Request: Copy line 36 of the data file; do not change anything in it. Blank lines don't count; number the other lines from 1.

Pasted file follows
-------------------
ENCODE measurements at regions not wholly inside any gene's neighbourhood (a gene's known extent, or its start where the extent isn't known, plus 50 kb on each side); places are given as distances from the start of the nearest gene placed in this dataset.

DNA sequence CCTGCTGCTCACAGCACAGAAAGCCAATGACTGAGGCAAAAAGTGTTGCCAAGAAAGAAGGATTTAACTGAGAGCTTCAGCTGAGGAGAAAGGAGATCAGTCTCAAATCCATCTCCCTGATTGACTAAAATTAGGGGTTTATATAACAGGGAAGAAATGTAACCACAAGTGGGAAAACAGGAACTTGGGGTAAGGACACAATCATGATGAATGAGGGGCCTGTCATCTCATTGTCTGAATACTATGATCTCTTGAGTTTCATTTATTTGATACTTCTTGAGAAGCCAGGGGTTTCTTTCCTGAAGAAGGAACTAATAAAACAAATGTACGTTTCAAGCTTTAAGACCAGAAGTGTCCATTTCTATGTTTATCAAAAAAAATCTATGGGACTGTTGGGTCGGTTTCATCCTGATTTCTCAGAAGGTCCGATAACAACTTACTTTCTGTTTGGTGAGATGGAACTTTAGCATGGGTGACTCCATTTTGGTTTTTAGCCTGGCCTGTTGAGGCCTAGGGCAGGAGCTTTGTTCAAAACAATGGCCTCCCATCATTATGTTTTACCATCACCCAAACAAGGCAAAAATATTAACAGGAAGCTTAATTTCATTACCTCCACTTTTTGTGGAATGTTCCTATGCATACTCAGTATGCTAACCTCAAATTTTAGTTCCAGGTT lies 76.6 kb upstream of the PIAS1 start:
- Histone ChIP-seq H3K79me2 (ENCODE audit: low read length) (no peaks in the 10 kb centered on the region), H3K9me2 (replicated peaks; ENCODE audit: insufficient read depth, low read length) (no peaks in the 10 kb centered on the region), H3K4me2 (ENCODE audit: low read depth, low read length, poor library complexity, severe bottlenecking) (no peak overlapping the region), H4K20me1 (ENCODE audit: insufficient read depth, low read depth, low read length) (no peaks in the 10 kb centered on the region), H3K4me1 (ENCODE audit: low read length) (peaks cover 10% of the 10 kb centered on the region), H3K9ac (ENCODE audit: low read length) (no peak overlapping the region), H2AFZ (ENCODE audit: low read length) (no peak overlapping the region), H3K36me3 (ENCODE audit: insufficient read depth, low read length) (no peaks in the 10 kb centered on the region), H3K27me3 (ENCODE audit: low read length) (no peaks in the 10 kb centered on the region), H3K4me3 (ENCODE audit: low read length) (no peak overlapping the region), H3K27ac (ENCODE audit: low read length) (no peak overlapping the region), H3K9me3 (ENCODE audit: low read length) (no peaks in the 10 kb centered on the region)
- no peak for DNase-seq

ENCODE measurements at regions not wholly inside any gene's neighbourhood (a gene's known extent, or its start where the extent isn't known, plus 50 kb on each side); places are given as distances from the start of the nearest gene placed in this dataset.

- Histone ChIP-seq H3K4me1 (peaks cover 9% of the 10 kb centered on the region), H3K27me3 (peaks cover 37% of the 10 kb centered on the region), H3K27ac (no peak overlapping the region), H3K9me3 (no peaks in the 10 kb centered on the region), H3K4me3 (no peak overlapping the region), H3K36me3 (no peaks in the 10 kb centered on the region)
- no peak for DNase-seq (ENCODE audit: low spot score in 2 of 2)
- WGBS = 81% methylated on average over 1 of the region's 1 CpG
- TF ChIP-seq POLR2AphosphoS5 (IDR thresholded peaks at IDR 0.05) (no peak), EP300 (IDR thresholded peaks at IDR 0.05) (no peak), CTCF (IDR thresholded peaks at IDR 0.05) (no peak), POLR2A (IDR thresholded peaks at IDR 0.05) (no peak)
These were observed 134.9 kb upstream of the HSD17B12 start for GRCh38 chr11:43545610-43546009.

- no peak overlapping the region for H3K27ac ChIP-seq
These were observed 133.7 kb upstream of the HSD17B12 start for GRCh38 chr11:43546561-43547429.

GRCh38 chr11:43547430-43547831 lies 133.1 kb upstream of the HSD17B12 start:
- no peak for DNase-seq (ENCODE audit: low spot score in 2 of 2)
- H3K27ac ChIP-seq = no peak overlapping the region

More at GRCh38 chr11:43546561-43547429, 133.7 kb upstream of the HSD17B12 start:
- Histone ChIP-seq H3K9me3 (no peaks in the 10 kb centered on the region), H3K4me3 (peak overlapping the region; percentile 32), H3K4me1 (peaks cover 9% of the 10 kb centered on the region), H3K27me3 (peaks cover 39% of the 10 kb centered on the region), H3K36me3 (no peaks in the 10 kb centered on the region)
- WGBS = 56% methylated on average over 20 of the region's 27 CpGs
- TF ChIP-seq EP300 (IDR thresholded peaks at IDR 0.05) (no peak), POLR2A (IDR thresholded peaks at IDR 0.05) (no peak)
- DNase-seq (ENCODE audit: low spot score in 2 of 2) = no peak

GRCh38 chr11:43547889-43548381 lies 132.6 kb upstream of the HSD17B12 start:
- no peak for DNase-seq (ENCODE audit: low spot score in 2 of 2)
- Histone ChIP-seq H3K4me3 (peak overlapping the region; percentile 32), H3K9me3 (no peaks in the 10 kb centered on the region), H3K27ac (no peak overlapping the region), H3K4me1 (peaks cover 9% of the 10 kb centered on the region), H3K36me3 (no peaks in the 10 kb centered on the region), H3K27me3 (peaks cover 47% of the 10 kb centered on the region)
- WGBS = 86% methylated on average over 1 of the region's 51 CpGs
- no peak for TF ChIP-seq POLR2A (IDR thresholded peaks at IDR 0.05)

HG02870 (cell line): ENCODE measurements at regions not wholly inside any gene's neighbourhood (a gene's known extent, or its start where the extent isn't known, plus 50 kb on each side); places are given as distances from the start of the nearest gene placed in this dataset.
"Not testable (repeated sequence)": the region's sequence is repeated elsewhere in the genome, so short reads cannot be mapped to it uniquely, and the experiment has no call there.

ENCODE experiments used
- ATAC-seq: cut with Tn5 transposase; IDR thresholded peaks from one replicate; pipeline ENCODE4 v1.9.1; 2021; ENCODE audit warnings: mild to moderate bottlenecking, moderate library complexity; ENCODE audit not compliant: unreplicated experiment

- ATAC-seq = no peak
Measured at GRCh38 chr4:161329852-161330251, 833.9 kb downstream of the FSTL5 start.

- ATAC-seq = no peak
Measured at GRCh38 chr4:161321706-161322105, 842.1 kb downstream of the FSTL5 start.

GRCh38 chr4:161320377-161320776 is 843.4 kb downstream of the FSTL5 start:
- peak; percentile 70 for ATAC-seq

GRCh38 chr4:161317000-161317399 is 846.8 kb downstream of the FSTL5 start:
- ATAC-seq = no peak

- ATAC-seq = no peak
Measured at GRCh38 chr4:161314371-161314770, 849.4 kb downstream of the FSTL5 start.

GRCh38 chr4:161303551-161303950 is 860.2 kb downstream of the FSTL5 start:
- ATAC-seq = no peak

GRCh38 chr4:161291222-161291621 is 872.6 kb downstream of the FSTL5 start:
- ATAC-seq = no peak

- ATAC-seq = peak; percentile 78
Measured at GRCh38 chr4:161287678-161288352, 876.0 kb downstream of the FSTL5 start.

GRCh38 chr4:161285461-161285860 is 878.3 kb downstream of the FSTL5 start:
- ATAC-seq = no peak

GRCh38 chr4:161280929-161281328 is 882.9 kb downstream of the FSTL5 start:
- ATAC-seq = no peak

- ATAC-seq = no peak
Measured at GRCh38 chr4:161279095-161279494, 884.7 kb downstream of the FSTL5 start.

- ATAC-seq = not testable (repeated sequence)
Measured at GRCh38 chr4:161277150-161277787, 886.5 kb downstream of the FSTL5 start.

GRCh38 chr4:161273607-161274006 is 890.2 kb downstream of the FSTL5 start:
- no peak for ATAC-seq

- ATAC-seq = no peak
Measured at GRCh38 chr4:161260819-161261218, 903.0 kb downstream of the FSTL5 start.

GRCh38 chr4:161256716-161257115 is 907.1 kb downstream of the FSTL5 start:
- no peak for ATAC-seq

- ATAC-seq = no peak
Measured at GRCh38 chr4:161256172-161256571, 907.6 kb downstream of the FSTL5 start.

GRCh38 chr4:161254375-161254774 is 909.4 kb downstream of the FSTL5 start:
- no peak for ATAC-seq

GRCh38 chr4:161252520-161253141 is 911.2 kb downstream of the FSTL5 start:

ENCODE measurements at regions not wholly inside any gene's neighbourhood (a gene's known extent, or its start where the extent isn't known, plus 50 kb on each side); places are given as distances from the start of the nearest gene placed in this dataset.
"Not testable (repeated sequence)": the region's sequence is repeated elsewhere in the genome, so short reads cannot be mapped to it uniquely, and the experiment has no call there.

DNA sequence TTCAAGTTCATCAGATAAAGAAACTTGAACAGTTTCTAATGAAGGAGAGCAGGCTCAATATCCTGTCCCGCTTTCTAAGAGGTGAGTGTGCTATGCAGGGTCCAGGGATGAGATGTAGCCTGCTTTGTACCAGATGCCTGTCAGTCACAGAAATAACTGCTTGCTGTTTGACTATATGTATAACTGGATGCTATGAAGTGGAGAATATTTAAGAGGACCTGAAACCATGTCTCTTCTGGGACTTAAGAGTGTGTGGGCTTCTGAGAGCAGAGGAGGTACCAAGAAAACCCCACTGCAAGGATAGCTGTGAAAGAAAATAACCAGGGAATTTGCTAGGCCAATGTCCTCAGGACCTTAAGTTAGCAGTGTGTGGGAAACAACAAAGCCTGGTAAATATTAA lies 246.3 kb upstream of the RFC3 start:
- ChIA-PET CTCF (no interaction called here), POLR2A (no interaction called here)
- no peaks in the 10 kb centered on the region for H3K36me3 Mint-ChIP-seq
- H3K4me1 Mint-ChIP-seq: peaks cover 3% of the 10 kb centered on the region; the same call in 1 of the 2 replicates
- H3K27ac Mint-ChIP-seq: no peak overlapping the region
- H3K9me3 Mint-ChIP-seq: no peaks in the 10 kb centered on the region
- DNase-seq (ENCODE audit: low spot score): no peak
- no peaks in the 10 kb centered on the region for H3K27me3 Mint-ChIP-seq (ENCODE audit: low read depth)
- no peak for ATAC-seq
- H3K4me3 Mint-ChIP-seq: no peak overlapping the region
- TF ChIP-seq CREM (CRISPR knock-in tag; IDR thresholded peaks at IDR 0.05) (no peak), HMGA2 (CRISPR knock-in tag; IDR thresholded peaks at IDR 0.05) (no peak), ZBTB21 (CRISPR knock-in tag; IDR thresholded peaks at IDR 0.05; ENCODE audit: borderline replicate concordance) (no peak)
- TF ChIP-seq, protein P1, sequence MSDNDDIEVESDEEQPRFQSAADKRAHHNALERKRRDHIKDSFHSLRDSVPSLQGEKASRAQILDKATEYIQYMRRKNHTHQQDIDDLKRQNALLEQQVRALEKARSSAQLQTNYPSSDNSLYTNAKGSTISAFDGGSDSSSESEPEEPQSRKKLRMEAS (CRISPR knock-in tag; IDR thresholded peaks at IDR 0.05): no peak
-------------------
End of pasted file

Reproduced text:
GRCh38 chr4:161317000-161317399 is 846.8 kb downstream of the FSTL5 start: